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POLICE

Swedish police sent loaded rifle by post

Police in Örnsköldsvik, in the north of Sweden, recently sent a loaded rifle through the post to the forensic laboratory for analysis.

”These things happen now and again, unfortunately,” said Tore Olsson at the Swedish National Laboratory of Forensic Science (Statens kriminaltekniska laboratorium – SKL) in Linköping to daily Dagens Nyheter.

Police officers in Örnsköldsvik had received the hunting rifle late last year, but hadn’t got around to sending it in for analysis until recently. After the lab in Linköping was finished with it, the weapon was to be either re-sold or destroyed.

However, when the forensic scientists unpacked it, they discovered it was loaded with live ammunition.

”It was lucky that nothing happened and we are treating it as a very serious matter that the weapon was sent off without anyone checking if it was loaded,” police officer Dick Danielsson at the Örnsköldsvik station told the paper.

Danielsson has subsequently reported the incident to the Work Environment Authority (Arbetsmiljöverket) and a committee has been appointed to review routines for weapon handling. All personnel will also receive further training.

According to DN, a similar incident occurred in May when another loaded gun arrived at the lab, that time from Halland in western Sweden.

Since then, the lab has issued guidelines about weapons handling and has stressed that the onus is on officers to make sure that weapons are safe before they are sent off.

”Luckily no one on our staff has been injured so far in connection with these loaded weapons, but our personnel are very thorough and don’t take anything for granted before they have been checked,” Larsson told DN.

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PROTESTS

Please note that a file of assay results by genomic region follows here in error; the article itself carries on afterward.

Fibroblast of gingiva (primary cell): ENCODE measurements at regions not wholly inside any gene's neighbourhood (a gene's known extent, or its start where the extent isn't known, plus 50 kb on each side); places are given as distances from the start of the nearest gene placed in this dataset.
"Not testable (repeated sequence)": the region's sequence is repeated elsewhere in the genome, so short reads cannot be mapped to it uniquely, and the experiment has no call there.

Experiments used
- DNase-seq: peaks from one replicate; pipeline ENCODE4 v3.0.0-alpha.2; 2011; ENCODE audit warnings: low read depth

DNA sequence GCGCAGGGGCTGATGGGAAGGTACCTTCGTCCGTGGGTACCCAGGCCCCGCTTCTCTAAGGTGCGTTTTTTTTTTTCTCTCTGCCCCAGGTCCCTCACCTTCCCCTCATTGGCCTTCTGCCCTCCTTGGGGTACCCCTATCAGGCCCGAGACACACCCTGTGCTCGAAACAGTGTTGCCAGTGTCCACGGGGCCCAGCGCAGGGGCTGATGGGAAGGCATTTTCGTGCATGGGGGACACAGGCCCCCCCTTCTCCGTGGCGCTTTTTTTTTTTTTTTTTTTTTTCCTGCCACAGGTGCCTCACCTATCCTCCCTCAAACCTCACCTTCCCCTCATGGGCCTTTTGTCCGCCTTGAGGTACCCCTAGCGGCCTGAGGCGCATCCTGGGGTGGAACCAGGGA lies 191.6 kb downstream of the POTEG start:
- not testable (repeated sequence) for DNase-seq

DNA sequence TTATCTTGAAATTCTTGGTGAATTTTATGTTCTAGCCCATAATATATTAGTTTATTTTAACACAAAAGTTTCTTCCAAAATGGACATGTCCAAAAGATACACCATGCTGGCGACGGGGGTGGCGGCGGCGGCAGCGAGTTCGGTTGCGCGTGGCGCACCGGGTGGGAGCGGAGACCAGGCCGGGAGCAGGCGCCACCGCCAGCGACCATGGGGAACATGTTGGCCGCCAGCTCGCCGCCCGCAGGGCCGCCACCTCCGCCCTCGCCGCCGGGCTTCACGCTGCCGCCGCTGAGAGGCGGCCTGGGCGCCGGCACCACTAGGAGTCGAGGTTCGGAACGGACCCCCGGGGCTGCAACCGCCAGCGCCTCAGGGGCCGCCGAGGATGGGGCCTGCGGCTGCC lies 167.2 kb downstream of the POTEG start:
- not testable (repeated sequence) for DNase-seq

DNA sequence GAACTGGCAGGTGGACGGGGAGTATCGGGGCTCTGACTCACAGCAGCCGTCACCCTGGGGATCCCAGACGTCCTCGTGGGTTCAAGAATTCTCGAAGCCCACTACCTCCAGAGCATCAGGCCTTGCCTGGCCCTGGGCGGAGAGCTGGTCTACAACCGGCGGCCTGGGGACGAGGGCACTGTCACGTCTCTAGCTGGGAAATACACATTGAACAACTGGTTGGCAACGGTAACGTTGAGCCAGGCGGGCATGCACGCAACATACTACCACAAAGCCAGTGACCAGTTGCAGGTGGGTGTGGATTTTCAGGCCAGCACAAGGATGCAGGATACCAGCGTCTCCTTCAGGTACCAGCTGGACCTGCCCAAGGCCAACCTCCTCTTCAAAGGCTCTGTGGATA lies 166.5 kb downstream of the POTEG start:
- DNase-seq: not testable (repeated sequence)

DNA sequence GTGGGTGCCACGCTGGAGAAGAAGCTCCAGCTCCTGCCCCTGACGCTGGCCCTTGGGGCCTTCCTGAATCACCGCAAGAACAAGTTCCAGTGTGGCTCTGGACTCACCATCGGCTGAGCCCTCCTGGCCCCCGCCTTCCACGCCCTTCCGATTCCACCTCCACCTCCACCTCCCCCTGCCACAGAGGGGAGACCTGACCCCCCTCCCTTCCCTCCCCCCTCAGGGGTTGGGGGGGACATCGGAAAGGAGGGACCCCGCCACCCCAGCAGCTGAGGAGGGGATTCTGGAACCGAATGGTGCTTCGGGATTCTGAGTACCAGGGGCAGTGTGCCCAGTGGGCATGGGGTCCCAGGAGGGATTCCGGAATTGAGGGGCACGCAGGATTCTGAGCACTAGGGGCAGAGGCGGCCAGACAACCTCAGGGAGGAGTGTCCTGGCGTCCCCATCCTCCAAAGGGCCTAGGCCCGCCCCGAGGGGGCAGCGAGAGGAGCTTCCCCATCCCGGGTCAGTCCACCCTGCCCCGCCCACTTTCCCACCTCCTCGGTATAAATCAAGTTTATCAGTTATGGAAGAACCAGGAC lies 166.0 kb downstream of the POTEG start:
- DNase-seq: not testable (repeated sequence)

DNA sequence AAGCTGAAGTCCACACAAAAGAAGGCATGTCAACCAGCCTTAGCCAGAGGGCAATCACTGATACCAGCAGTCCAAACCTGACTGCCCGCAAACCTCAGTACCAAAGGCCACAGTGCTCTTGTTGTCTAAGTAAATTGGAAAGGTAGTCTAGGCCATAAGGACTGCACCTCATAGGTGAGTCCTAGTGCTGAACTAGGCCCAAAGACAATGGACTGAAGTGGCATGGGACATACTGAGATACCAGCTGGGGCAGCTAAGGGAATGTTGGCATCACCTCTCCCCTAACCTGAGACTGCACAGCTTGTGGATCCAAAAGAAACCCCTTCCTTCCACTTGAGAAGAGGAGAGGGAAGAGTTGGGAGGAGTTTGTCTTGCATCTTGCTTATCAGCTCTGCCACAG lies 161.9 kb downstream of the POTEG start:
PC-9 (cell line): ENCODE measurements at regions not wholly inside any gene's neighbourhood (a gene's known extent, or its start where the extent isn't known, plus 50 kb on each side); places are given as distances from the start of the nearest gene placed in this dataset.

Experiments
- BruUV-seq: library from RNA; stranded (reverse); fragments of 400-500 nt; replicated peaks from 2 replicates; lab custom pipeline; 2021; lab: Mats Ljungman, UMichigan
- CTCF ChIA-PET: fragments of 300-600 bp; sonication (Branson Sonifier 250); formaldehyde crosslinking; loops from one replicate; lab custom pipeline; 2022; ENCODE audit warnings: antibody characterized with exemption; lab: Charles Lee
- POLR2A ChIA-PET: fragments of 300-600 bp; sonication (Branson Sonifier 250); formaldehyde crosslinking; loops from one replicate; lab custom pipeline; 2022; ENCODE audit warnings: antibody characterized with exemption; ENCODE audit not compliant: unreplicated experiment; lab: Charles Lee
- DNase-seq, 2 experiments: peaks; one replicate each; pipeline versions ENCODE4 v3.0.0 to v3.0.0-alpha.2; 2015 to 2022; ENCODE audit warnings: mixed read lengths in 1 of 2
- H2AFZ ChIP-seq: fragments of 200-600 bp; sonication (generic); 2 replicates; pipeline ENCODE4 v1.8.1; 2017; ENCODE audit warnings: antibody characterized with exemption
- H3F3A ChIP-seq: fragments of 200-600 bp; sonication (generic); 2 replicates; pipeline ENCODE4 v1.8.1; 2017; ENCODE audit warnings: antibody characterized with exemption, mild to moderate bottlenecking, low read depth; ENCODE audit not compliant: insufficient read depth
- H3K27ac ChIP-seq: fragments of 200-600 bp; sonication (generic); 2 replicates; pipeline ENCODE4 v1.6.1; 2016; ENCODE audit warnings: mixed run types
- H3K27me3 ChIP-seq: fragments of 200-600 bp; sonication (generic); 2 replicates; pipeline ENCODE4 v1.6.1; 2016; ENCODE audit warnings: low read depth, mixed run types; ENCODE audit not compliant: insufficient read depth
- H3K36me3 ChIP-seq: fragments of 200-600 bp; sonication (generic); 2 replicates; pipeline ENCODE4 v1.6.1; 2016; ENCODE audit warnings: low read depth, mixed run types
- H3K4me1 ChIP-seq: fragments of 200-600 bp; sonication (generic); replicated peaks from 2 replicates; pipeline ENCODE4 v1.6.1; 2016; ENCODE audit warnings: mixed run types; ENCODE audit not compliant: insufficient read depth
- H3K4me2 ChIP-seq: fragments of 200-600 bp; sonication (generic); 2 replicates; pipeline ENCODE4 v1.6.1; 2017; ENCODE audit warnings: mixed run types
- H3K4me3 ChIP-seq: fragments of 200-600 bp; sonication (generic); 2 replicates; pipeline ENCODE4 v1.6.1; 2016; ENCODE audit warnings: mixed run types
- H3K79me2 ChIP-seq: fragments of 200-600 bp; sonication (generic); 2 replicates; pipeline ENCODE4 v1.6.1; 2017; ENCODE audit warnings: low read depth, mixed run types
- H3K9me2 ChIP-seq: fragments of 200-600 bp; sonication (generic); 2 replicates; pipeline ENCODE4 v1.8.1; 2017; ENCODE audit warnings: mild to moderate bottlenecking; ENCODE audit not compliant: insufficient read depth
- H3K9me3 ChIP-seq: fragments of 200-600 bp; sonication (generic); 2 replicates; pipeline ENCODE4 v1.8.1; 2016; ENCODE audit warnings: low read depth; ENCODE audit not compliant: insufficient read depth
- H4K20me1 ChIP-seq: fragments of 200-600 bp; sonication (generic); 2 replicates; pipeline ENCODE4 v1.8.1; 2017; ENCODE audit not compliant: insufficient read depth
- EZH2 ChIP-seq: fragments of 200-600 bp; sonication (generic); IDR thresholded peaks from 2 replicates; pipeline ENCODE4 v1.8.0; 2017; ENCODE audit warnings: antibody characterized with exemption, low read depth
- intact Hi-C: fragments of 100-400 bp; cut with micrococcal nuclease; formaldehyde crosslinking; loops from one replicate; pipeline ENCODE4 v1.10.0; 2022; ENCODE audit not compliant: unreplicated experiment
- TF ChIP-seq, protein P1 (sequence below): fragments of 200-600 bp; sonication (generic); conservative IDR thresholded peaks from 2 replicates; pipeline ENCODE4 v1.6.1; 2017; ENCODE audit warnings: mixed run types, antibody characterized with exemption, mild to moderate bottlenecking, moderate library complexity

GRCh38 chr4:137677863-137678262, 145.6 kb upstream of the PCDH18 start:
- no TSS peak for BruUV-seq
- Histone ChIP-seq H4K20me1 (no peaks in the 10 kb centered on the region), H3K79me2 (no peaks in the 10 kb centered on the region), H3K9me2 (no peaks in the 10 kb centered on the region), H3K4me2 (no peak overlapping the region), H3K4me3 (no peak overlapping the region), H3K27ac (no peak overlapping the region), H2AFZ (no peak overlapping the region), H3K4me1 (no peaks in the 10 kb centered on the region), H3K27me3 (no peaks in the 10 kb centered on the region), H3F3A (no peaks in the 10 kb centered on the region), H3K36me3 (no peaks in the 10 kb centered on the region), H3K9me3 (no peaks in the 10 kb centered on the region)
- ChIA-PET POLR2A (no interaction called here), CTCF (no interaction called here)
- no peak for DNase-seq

Calls for special police tactics to be available across Sweden

The chairwoman of the Police Association West Region has said that police special tactics, known as Särskild polistaktik or SPT, should be available across Sweden, to use in demonstrations similar to those during the Easter weekend.

Calls for special police tactics to be available across Sweden

SPT, (Särskild polistaktik), is a tactic where the police work with communication rather than physical measures to reduce the risk of conflicts during events like demonstrations.

Tactics include knowledge about how social movements function and how crowds act, as well as understanding how individuals and groups act in a given situation. Police may attempt to engage in collaboration and trust building, which they are specially trained to do.

Katharina von Sydow, chairwoman of the Police Association West Region, told Swedish Radio P4 West that the concept should exist throughout the country.

“We have nothing to defend ourselves within 10 to 15 metres. We need tools to stop this type of violent riot without doing too much damage,” she said.

SPT is used in the West region, the South region and in Stockholm, which doesn’t cover all the places where the Easter weekend riots took place.

In the wake of the riots, police unions and the police’s chief safety representative had a meeting with the National Police Chief, Anders Tornberg, and demanded an evaluation of the police’s work. Katharina von Sydow now hopes that the tactics will be introduced everywhere.

“This concept must exist throughout the country”, she said.

During the Easter weekend around 200 people were involved in riots after a planned demonstration by anti-Muslim Danish politician Rasmus Paludan and his party Stram Kurs (Hard Line), that included the burning of the Muslim holy book, the Koran.

Police revealed on Friday that at least 104 officers were injured in counter-demonstrations that they say were hijacked by criminal gangs intent on targeting the police. 

Forty people were arrested and police are continuing to investigate the violent riots for which they admitted they were unprepared. 

Paludan’s application for another demonstration this weekend was rejected by police.

In Norway on Saturday, police used tear gas against several people during a Koran-burning demonstration after hundreds of counter-demonstrators clashed with police in the town of Sandefjord.

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